By Osmel Almaguer
Celia is only a short time away from retirement, but she has fairly bad health. A year ago she needed an operation on her eyes. She also suffers from a bad back, poor blood circulation and other health problems.
Although she is physically weak, her spirit is strong. She’s had a very prominent career, and even became a professor of philology at the University of Moron, in her native province of Ciego de Avila.
At the moment she’s my co-worker. She is responsible for working on promotional spots for activities that our institution (The Cuban Book Institute) organizes.
When most Cuban workers near retirement age, they endure poor conditions and low wages to receive a pension for their senior years.
Likewise, most young people tolerate the low pay and bad working conditions so as not be looked down upon socially. Not having a formal job implies repeated visits by social workers, who propose most any type of employment, almost always at low wages and in difficult conditions.
In addition, unemployed young people can be pressured by the police, who do not cease to hound them until they begin working.
In the case of Celia, what interests her is her profession, which she enjoys and is almost thoroughly knowledgeable of. Her family is quite well off economically, so I don’t believe that the monthly 200 or so pesos that she will earn in retirement is the motivation for the sacrifices she makes.
When I refer to the hard conditions, the lack of materials and tools, improper work methods, and the shortage of incentives and other necessities, these challenges drop down to occupy a second rung. The most unpleasant aspect of this whole situation is the mistreatment and abuse that almost all bosses subject their subordinates to.
The moral code in our country sets forth the conduct expected of superiors (in relation to subordinates). It outlines that respect should prevail, that managers should be humanitarian and understanding of the peculiar situation of each worker, and that supervisors should be flexible. All this is in agreement with the lofty principles of the Cuban Revolution.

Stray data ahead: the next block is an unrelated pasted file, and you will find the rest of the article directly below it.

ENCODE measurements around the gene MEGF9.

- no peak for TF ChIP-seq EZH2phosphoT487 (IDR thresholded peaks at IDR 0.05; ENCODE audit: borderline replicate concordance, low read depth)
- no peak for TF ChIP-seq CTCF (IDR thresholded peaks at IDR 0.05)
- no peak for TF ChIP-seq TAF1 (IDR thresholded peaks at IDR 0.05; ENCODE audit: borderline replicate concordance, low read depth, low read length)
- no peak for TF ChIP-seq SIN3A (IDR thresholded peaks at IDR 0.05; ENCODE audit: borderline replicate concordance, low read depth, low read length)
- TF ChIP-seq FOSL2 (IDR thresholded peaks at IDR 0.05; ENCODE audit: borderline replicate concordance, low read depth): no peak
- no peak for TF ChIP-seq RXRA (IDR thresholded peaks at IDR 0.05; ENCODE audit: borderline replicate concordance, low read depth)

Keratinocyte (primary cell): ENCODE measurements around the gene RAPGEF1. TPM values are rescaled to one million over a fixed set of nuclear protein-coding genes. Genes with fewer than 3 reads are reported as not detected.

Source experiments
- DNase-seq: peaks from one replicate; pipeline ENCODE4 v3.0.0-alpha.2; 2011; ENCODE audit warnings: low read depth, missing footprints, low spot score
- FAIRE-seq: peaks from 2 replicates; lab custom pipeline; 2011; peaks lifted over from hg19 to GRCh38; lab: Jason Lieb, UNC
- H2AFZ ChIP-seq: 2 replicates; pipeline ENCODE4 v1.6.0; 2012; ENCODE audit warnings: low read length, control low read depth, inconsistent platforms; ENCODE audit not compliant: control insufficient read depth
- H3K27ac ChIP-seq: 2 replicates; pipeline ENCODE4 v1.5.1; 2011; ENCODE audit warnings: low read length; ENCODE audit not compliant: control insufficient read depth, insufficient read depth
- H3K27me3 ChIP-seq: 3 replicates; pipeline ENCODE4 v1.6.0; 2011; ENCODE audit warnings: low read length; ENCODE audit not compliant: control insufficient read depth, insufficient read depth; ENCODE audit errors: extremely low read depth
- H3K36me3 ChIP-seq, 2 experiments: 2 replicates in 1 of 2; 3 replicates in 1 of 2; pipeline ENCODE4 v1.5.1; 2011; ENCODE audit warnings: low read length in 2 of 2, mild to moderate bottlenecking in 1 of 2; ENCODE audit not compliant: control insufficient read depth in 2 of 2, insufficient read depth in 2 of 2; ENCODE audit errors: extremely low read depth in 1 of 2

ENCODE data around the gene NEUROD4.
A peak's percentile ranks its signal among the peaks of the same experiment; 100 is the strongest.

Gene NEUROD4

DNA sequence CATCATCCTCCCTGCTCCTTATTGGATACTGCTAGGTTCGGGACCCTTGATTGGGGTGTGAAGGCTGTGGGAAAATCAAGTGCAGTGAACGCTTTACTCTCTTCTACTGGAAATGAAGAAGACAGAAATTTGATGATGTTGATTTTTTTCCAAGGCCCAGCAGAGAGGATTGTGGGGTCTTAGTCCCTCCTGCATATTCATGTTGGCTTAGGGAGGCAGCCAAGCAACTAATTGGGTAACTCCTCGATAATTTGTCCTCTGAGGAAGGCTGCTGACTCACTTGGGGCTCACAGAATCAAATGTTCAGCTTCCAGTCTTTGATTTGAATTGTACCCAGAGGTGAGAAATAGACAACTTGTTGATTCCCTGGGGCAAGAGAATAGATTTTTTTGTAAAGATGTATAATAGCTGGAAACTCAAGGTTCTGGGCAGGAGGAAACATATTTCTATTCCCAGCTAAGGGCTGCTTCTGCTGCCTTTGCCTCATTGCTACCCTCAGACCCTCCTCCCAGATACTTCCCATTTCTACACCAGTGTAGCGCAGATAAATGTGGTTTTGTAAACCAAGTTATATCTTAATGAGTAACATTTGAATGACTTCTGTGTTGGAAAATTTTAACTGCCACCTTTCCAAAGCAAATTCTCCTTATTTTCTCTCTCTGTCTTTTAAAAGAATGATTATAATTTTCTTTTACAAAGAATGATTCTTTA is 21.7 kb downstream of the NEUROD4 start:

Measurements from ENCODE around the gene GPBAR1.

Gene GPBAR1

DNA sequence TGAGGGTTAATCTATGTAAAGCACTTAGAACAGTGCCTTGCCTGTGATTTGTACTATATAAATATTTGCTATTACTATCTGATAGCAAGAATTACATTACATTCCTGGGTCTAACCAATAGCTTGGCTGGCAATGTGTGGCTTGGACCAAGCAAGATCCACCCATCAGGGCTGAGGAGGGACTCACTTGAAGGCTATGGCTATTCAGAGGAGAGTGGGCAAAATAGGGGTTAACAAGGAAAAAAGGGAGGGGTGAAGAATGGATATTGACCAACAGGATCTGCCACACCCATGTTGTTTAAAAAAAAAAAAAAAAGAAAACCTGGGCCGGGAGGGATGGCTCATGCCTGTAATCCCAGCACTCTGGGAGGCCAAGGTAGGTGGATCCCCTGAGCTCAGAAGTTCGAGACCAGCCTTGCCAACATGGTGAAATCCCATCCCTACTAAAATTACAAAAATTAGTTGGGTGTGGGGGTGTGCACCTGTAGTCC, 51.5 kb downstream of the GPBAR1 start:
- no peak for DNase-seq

In practice, however, the last 15 or 20 years have demonstrated to me that this is not being fulfilled. Sometimes it’s because we complain only at the corridor level, and other times because we don’t complain at all, due to the fear that some reprisal will be taken. In addition, many of our grievances don’t make it to the appropriate level because, at some magical place in the chain of command, the complaint mysteriously disappears.
This relates to what my father, an eminent and sincerely revolutionary man, referred to as the “clique.” Managers collectively watch their backs, they help each other, and are -I dare say it this way- an independent intermediary class within Cuban socialism who keep the highest levels of our country’s leadership separated from the masses of workers.
What comes to mind are the phrases that Celia has had to hear coming from the mouths of some of our bosses when making a mistake. They would say, “You fucked up,” or “Don’t get it wrong, your screw-up won’t be mine,” or “You worm” (which means you’re against the Revolution, an extremely serious accusation). They have even said, “Ask for a transfer, because anyone who doesn’t want to work here can leave.” Numerous other insults have been erased from my memory.
Celia relayed this to me, and in her eyes I see the same anguish and confusion felt by my mother (who experienced something similar), and that of my co-workers, friends, and even that of my own suffering.